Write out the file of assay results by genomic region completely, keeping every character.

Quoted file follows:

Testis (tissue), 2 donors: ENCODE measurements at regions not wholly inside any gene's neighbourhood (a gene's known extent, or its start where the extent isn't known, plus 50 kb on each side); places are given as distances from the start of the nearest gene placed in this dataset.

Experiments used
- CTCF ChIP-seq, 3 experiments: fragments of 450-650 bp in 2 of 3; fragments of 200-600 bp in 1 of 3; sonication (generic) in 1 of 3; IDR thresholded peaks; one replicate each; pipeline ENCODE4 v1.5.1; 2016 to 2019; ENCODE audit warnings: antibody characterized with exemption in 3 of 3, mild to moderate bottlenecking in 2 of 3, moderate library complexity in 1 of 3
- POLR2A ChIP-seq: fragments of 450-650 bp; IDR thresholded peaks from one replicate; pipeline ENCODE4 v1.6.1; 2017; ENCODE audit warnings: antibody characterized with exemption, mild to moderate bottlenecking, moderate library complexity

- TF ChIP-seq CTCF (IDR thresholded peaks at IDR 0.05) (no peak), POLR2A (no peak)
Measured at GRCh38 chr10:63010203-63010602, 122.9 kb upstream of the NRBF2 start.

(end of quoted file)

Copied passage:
Testis (tissue), 2 donors: ENCODE measurements at regions not wholly inside any gene's neighbourhood (a gene's known extent, or its start where the extent isn't known, plus 50 kb on each side); places are given as distances from the start of the nearest gene placed in this dataset.

Experiments used
- CTCF ChIP-seq, 3 experiments: fragments of 450-650 bp in 2 of 3; fragments of 200-600 bp in 1 of 3; sonication (generic) in 1 of 3; IDR thresholded peaks; one replicate each; pipeline ENCODE4 v1.5.1; 2016 to 2019; ENCODE audit warnings: antibody characterized with exemption in 3 of 3, mild to moderate bottlenecking in 2 of 3, moderate library complexity in 1 of 3
- POLR2A ChIP-seq: fragments of 450-650 bp; IDR thresholded peaks from one replicate; pipeline ENCODE4 v1.6.1; 2017; ENCODE audit warnings: antibody characterized with exemption, mild to moderate bottlenecking, moderate library complexity

- TF ChIP-seq CTCF (IDR thresholded peaks at IDR 0.05) (no peak), POLR2A (no peak)
Measured at GRCh38 chr10:63010203-63010602, 122.9 kb upstream of the NRBF2 start.